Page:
In addition to being based on a false premise, this mechanism was supposed to be temporary. But in the way in which it is drafted, it is anything but transitional. It will not cease after a certain time, like other such derogations from core EU principles, such as the free movement of people. It is a quasi-permanent block on the free movement of goods from East to West, until the patents for the concerned products have expired.
Despite this and the lack of legal guidance from the European Commission, some distributors have attempted to apply for licenses to import. In order to do this the manufacturer must give its consent.
But there are many examples where manufacturers have abused this provision by deliberately withholding patent information. In some cases, distributors have not even been able to find out who the patent holder is. In cases where the patent holder and the holder of the marketing authorisation are not identical, the latter should provide distributors with the relevant information. In practice, however, the refusal by some companies to provide information regarding specific patents leaves parallel distributors in the dark as to whether or not they are entitled to import certain products.
Member State regulations - should allow imports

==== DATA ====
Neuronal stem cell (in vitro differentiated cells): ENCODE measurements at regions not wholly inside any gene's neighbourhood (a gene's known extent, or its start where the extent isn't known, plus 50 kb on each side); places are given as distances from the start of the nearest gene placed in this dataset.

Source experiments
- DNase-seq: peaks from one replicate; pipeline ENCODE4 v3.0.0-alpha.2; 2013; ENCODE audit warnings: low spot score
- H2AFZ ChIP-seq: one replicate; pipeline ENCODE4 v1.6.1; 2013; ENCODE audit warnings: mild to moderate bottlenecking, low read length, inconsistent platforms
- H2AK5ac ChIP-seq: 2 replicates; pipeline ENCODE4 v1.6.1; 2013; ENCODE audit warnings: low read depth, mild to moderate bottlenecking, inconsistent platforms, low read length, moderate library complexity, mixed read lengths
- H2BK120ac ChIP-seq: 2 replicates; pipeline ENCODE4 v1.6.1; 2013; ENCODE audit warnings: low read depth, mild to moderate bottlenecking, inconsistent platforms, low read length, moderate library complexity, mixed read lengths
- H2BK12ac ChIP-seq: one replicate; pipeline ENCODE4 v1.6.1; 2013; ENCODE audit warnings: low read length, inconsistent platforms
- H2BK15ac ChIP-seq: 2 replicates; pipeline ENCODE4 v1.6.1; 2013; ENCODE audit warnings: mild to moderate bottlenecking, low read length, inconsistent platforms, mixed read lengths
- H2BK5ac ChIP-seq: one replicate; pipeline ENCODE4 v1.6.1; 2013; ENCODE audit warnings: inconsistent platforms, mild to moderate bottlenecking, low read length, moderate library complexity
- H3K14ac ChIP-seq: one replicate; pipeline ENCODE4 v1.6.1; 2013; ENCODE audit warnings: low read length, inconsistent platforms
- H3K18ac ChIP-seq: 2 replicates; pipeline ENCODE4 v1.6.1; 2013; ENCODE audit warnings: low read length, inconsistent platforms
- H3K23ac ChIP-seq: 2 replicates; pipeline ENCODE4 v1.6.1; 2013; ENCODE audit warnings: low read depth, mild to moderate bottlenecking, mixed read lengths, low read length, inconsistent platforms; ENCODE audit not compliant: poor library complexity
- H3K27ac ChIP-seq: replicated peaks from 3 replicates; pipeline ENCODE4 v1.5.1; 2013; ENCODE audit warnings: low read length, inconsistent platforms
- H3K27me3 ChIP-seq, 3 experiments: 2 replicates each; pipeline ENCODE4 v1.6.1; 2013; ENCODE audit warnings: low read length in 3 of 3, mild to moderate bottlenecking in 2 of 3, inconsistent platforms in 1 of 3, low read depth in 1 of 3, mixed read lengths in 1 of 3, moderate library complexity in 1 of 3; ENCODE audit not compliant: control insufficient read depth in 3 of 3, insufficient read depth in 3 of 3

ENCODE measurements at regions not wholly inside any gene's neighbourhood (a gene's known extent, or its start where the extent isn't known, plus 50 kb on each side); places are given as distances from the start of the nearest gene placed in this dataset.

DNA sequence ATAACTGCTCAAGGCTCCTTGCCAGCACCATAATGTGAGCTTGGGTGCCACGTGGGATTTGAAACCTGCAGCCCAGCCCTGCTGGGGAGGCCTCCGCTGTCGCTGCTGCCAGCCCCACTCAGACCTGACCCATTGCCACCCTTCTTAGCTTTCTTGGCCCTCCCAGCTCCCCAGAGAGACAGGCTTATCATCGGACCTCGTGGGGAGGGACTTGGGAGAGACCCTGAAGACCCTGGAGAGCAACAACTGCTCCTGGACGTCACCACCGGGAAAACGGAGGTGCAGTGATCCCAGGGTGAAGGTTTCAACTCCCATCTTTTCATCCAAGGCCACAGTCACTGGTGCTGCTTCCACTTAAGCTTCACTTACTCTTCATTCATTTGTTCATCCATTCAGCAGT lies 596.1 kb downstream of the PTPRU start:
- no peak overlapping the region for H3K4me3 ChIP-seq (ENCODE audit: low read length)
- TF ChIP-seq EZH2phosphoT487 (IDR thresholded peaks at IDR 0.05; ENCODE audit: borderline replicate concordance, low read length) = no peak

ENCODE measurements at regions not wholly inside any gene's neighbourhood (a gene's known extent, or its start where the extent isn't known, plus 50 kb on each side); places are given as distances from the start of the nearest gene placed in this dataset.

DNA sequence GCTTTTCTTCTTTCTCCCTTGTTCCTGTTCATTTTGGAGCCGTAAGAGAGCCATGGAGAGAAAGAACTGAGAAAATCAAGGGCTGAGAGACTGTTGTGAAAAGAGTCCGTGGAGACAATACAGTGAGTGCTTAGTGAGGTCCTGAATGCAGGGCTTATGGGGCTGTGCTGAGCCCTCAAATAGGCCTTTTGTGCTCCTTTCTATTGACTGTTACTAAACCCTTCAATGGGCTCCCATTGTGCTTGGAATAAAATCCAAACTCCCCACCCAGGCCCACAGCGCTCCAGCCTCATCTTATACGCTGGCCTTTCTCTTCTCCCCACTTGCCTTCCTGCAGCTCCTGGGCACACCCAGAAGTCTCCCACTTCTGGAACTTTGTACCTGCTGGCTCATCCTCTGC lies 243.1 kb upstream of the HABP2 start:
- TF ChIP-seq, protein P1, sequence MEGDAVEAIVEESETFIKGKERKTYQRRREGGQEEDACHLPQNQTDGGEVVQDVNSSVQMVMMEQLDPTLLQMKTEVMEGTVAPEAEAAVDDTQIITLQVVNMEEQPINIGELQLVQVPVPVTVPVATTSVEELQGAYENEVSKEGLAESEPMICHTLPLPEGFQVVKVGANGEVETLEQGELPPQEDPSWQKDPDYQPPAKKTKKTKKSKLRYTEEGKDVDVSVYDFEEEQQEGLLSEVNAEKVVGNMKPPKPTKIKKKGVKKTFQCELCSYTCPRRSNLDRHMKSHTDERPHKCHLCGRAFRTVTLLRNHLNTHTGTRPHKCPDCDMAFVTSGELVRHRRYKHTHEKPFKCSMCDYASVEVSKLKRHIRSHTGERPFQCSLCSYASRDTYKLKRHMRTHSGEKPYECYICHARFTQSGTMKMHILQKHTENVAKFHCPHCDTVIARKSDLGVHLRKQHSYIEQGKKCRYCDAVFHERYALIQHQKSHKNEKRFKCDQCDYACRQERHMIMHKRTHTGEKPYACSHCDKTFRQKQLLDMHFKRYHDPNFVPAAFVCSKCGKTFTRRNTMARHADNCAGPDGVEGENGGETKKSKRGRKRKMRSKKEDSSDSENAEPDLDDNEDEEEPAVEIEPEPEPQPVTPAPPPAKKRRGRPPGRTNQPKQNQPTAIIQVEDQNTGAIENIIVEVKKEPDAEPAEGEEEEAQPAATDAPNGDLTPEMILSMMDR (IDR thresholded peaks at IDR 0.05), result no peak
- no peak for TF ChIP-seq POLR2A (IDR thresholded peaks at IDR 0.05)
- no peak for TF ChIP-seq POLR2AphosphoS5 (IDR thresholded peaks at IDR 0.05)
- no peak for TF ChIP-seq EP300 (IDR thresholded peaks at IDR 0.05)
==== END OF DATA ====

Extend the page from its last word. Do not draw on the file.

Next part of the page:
Theoretically, ever since the EU was created, there has been provision for the free movement of goods across the EU. This has meant that Member States must introduce provisions to allow products coming from other Member States to be treated the same as domestically sourced products. This is exactly the same in the case of medicines.
But parallel distributors have for a long time struggled against various measures, or lack of measures, in EU countries, that impeded the parallel importation of medicines. Fortunately, legislative barriers to parallel distribution have mostly disappeared today.
The European Commission set out the legal framework for the free movement of pharmaceutical products as early as 1965. It has also clarified this legislation on two occasions, in 1982 and 2004. Each time it has clearly said that Member States should have provisions which allow and do not impede in any way parallel imports.
Indeed, the Commission has taken action against several Member States, often at the behest of parallel distributors.
For example, Belgium had to change a regulation which stated that the parallel importing authorisation would be automatically withdrawn when the marketing authorisation for a similar medicine on the Belgian market was rescinded.
Austria was admonished for rules on reimbursement which dictated that parallel imports should only be reimbursed if they were at least 10% cheaper than those medicines imported directly or manufactured in Austria.
Of course, Commission action in this area is not limited to parallel trade in medicines. In October 2005 the Commission announced action against several Member States concerning the lack of regulations permitting the importing of pesticides.